The agenda featured commanders experienced in leading peacekeeping missions, such as former African Union Mission in Somalia (AMISOM) Commander, Maj. Gen. Fred Mugisha, a member of the Uganda Peoples Defence Force High Command. Mugisha delivered the keynote speech in which he discussed some of the challenges commanders can face in highly complex conflict areas.
“In trying to enforce a standard,” said Mugisha, “one must understand that in the conflict area there are likely already in place different groups observing different laws, and bringing in yet a new standard can make your job as commander of a peacekeeping mission even more challenging because you must take these other perspectives of laws into consideration.”
Another veteran commander of peacekeeping missions, Maj. Gen. George Owinow who currently serves as the commandant of the Kenya Military Academy, discussed his experiences and said that leaders must look for ways to reduce the risk of SGBV, such as shortening tours of duty.
Among the presenters was Ms Cynthia Petrigh, an acknowledged international expert with more than 20 years experience of intervention in conflict and post-conflict situations. Petrigh is an oft requested presenter at the IIHL and had presented previously at the Colloquia. This was welcome, as Busingye had been impressed by a presentation he heard her deliver at the UN a year ago."
Petrigh, who is French, started a human rights company in 2012 called Beyond Peace and soon after went to Mali to provide SGBV training to 2,700 soldiers before they deployed on missions.
“I’ve not just raised awareness among commanders,” said Petrigh “I’ve trained soldiers, too. The feedback I received from the Malian troops was so positive, they returned from their missions saying, ‘Because we knew how to better protect the people, and especially the women and children, they trusted us more, and they were more willing to give us information – the intelligence we needed to get our job done,’ so now they could see the benefit of this training.”
In a presentation on investigation challenges, Petrigh teamed with the current Provost Marshal of AMISOM, Maj. Desire Hakorimana of the Burundian Army, and Ms Thembile Segoete from Lesotho, a career prosecutor who currently serves on the International Criminal Tribunal for Rwanda.
As having commanders participate in the previous colloquium was a first, a first at the fourth colloquium was to have presentations in French as well as English. Since participants represented a near equal mix of native speakers for both languages, this greatly increased debate and interaction throughout the forum.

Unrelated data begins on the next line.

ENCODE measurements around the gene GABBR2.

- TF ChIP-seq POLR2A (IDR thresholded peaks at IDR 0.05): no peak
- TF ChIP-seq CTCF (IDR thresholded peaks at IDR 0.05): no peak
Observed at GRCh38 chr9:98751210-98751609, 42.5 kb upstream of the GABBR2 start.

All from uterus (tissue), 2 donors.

Helping to facilitate engagement with French speakers was AFRICOM legal engagement team member U.S. Army Reserve Lt. Col. Gisela Westwater who served as facilitator during group breakouts and the table top exercise of SGBV scenarios. Westwater, who lived in Cote d’Ivorie for two years as a Peace Corps volunteer, also served as a reservist in Mali for one year when she was assigned to the U.S. Embassy in Bamako.
Facilitating the English breakout groups along with Warner was Ms Sandra Franzblau, AFRICOM’s subject matter expert for insuring the command’s joint and combined exercise program with African militaries addresses rule of law issues.
“As course director, it was important to me that we draw on the experience of African military commanders who’ve lead peacekeeping missions,” said Busingye, “as well as internationally recognized experts on SGVB. These experts, combined with the expertise of the AFRICOM legal engagements team and the IIHL staff lead by British Army Col. John Hardy has made this a very robust learning environment for all.”
Busingye emphasized that a way forward should involve staying connected and keeping the dialogue going in a direction that leads to specific outcomes such as scenario-based training in SGBV similar to what was used in the colloquium for troops before they deploy on PKOs, getting commanders connected to their legal advisors in all stages of PKOs, and including a victim assistance component in PKOs.
Doing this, Busingye said, would help formulate appropriate courses of action in the context of any particular mission’s mandate and rules of engagement, and thereby enable commanders for success in PKOs in providing a force that truly protects the civilian populations they are charged with keeping safe.
Ultimately, and it may take a long time considering the differing cultures and the nature of conflict, the outcomes of this particular colloquium is to enable commanders of peacekeeping missions to ensure stories like Rana’s won’t happen in future peacekeeping operations.
For more photos of the Fourth African Accountability Colloquium hosted at the IIHL in San Remo, Italy, click here.